In addition to management fees, Sponsors may charge acquisition fees, which would normally be subject to a management fee offset in a Fund, and may have other Fund-type expenses relating to Pre-Formation Investments. All fees and expenses of Pre-Formation Investments should be considered when the investments become Fund investments so that Fund investors fairly and proportionately participate in all of their attributes. A Sponsor may choose not to retroactively charge investors for the costs incurred in evaluating and consummating Pre-Formation Investments, in which case investors who would otherwise have the value of their investment reduced by the transaction expenses would benefit from the ‘free’ pre-closing acquisition. These decisions may affect the price or value at which an SPV’s Pre-Formation Investment is sold or contributed to a Fund.
Like management fees, Sponsors must decide whether a carried interest will be applicable to a Pre-Formation Investment. For Funds with a net cumulative distribution waterfall, if a portion of a Pre-Formation Investment is to remain with an SPV, not having a carried interest in the SPV helps remove an obvious conflict of interest after the Fund acquires its portion. Having a reduced carry on the Pre-Formation Investment that will apply if the Fund does not get to an initial closing will both preserve the Sponsor’s economics and entice investors to the opportunity. A reduced carry applicable even after Pre-Formation Investments become Fund investments will further entice investors, but may be difficult to administer if it applies only to Pre-Formation Investments and not to the Early Investors’ share of the Fund’s total investment portfolio. The characteristics of the Pre-Formation Investment strategy will determine whether a carried interest should or can be charged for the Sponsor, and, if so, at what level.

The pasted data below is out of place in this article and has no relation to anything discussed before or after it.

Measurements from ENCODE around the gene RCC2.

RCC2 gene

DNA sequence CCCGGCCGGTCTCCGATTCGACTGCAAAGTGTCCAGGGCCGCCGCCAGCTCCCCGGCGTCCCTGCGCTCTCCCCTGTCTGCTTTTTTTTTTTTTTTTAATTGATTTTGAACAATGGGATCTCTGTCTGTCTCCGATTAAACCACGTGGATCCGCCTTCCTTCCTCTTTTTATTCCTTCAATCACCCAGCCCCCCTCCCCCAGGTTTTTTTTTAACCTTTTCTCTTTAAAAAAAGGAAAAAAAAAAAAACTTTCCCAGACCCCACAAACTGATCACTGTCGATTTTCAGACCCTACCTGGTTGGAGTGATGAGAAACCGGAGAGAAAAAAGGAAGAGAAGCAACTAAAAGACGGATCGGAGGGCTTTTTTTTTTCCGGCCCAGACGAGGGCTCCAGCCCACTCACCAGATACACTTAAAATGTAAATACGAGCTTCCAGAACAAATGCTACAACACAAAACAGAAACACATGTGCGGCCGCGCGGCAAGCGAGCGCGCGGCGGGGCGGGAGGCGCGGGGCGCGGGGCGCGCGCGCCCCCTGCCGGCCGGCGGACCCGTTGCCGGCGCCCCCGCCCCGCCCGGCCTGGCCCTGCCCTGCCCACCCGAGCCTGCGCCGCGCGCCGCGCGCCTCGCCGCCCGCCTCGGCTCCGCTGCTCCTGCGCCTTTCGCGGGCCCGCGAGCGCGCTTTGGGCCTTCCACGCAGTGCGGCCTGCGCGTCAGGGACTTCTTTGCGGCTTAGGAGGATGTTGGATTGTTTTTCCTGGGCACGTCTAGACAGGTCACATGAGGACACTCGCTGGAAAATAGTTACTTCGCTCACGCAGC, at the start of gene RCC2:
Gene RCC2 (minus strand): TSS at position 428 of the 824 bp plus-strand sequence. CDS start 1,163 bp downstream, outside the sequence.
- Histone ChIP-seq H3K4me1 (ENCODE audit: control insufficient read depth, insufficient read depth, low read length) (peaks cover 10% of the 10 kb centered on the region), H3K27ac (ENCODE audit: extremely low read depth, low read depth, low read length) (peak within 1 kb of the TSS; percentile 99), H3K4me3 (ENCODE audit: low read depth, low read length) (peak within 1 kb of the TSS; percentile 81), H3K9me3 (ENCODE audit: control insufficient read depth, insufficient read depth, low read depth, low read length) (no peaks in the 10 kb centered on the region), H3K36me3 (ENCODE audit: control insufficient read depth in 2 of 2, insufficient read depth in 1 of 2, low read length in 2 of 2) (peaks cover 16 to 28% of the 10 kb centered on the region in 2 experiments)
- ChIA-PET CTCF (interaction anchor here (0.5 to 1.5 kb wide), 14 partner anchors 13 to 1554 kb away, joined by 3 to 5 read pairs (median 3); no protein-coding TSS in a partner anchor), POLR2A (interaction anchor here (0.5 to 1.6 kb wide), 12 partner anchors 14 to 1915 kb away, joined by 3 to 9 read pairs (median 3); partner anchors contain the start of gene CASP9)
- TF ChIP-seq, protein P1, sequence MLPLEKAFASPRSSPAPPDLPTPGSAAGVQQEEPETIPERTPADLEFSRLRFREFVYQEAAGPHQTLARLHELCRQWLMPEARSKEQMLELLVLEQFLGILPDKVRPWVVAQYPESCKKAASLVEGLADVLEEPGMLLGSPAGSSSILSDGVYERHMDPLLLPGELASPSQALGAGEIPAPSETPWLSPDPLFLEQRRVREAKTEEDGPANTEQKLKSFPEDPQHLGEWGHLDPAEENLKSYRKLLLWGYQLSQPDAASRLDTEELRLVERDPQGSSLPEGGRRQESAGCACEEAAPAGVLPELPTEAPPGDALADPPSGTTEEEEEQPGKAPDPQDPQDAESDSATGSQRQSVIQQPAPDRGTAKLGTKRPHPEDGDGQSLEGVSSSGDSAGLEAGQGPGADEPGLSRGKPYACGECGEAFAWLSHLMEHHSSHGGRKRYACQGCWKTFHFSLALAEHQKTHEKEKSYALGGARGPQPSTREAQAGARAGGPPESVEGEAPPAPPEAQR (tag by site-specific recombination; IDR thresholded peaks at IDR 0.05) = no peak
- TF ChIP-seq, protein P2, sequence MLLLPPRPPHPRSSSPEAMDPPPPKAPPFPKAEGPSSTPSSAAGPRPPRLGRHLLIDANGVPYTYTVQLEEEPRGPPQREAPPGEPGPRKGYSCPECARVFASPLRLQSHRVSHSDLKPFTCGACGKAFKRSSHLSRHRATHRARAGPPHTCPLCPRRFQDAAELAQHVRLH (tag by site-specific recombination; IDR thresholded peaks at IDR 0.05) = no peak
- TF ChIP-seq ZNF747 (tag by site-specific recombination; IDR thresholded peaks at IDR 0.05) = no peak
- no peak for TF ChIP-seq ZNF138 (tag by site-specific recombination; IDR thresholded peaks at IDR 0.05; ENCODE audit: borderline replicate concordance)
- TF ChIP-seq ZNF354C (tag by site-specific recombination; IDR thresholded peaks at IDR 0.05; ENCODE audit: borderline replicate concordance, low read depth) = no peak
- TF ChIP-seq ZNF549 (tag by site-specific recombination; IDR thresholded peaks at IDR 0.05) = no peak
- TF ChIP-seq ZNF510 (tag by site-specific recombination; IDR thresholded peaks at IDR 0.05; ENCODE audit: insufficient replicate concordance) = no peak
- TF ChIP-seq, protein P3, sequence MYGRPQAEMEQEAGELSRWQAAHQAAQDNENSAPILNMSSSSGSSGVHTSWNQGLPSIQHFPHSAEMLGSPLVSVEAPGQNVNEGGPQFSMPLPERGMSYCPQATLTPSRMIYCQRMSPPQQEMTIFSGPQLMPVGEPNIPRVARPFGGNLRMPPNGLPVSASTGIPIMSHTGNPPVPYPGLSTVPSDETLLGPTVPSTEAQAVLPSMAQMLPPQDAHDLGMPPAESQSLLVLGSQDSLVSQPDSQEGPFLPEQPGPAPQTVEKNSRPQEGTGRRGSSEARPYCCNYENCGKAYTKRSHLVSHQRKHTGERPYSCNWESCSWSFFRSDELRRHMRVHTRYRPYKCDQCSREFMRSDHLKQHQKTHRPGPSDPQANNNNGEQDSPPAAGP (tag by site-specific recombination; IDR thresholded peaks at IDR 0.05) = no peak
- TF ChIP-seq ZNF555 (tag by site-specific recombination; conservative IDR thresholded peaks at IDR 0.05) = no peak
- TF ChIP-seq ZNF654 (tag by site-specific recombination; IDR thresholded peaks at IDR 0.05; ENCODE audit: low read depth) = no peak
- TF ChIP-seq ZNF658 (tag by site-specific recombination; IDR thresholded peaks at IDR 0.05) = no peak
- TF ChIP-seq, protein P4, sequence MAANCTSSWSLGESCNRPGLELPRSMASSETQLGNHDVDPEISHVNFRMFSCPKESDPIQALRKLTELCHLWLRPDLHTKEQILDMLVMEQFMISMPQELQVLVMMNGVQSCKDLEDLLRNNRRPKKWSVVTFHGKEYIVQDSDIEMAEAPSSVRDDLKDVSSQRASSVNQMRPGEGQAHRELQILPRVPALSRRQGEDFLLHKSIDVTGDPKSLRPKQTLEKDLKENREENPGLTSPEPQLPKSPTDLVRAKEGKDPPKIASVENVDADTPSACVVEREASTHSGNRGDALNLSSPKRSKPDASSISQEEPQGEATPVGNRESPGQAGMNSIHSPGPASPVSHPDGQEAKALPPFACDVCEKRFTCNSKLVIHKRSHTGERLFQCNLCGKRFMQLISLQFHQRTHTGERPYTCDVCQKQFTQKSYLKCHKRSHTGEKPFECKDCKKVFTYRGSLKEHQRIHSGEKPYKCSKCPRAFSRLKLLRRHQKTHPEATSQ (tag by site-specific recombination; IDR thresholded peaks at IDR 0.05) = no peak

Well-established Sponsors with a positive track record from previous funds may not need the additional reinforcement that successful Pre-Formation Investments can provide, but may like or be asked for them for reasons more oriented towards marketing and investor relations. For less well-known or established Sponsors, Pre-Formation Investments are a way to prove to investors the worth of the investment strategies intended to be deployed and offer opportunities that incentivise investors to back the Sponsor. Implementing a strategy involving Pre-Formation Investments is not uncomplicated, but with proper planning, can greatly benefit investor returns.